Supply Chain: ARJ Water Technology
, April 9th, 2014
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ARJ Water Technology’s leading men explain why H2O is as important as ever to the region and how their company’s products can make the most of it
Celebrating its 50th year in business, ARJ Holding and its water technology division can be considered something of a UAE institution. Beginning life selling pumps in a humble Dubai souk in 1964, the business served the water needs of the small villas and farms which then dotted the landscape of old Dubai.
The company has since grown in line with the wider region’s thirst for one of its scarcest resources and is now, as ARJ Water Technology, equipped with the answers to a vast range of questions wherever water is concerned.
“Our business model is very interesting,” says ARJ Holding president, Shahab Juma, “as we sell smaller pumps for villas worth around $100, but also $1mn or $2mn pumps for pumping stations that can service the whole of Dubai. We have some small showrooms across the GCC where we cater to individual customers and then we have project teams that sell to projects like Burj Khalifa.”
“We provide world-class water technology solutions that pump water, heat water, chill water, store water, filter water, treat water, move water, service water, and remove bacteria from it; that’s our whole focus,” Rory McCarthy, managing director of ARJ Water Technology adds.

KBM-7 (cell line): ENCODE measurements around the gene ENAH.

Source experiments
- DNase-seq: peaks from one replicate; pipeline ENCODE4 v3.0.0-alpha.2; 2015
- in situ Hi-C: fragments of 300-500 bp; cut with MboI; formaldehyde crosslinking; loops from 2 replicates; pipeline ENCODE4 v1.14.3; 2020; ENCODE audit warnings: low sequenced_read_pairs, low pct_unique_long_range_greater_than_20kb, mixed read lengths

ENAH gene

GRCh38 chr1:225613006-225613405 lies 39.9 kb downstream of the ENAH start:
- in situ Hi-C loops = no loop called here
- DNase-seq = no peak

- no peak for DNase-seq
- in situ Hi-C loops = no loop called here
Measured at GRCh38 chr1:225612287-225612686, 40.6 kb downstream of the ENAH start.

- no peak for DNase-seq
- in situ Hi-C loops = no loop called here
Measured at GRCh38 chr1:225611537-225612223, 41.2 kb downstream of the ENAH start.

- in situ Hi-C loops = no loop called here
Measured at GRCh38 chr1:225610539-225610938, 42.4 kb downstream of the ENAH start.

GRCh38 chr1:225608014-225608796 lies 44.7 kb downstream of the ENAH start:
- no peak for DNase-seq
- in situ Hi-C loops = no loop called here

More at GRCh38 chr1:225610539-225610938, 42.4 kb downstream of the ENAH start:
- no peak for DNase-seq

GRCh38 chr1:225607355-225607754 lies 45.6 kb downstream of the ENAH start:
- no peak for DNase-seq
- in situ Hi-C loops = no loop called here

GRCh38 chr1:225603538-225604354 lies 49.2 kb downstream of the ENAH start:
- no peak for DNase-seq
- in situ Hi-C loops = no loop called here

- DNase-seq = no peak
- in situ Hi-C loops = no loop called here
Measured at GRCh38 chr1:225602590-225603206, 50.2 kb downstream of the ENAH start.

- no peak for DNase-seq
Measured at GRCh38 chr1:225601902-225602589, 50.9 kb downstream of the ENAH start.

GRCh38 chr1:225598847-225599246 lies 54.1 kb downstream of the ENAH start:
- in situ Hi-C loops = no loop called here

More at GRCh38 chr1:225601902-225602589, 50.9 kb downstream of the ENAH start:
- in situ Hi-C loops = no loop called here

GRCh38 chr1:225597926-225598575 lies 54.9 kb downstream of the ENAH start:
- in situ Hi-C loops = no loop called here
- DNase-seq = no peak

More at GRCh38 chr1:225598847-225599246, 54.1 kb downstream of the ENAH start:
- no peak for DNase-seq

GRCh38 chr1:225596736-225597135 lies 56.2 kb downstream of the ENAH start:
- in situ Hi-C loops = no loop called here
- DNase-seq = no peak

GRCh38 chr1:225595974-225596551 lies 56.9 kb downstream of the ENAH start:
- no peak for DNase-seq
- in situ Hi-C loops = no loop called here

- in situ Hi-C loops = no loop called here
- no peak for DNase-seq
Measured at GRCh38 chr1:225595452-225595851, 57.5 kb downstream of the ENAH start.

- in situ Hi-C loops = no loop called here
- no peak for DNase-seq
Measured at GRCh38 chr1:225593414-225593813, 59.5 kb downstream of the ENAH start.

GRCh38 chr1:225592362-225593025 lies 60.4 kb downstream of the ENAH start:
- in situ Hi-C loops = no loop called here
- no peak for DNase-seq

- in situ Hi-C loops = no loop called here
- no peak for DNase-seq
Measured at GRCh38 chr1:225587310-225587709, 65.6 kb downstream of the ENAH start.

“As a business we can provide a solution to the MEP industry that’s somewhat unique as we look at the water industry holistically and we look at what is changing in the market.”
This eye on adapting to future demands has led the company to look into products linked to solar and renewable energy, as well as considering the adjustment of its product offering to address the gradual depletion of the region’s water resources.
“We’re market-driven to provide products for the future. For example, one of the things that’s changing is water generation. As the water table disappears there is the need for independent water generation and for facilities that can manufacture water, so to speak. Those products have to be part of the future development of what we do as well.”
This desire to pioneer products in the region already sees ARJ Water Technology offer ultraviolet (UV), ultrafiltration, and nanofiltration systems capable of producing drinking water of the highest possible standard.
“The water you get from the municipality is quite good,” says Juma, “but once it reaches your building, you cannot really drink it. We have a solution where we can treat the water and the end-user gets water as good as a Masafi [branded bottled water].”
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“It’s about the science of water,” adds McCarthy. “We’ve been dealing with water for 50 years and, what we’re looking at much more closely now is, what are the molecules inside the water?
For example, one of our major customers is Abu Dhabi Food Control Authority and we ask ourselves how we can help them – rather than just pumping water to the farm – how do we improve the yield on that crop? We’re starting to think and plan solutions for the government to be able to help them with those kinds of ideas.”
It is such forward thinking that has seen the company supply its cutting-edge water technology to some of the UAE’s most renowned projects.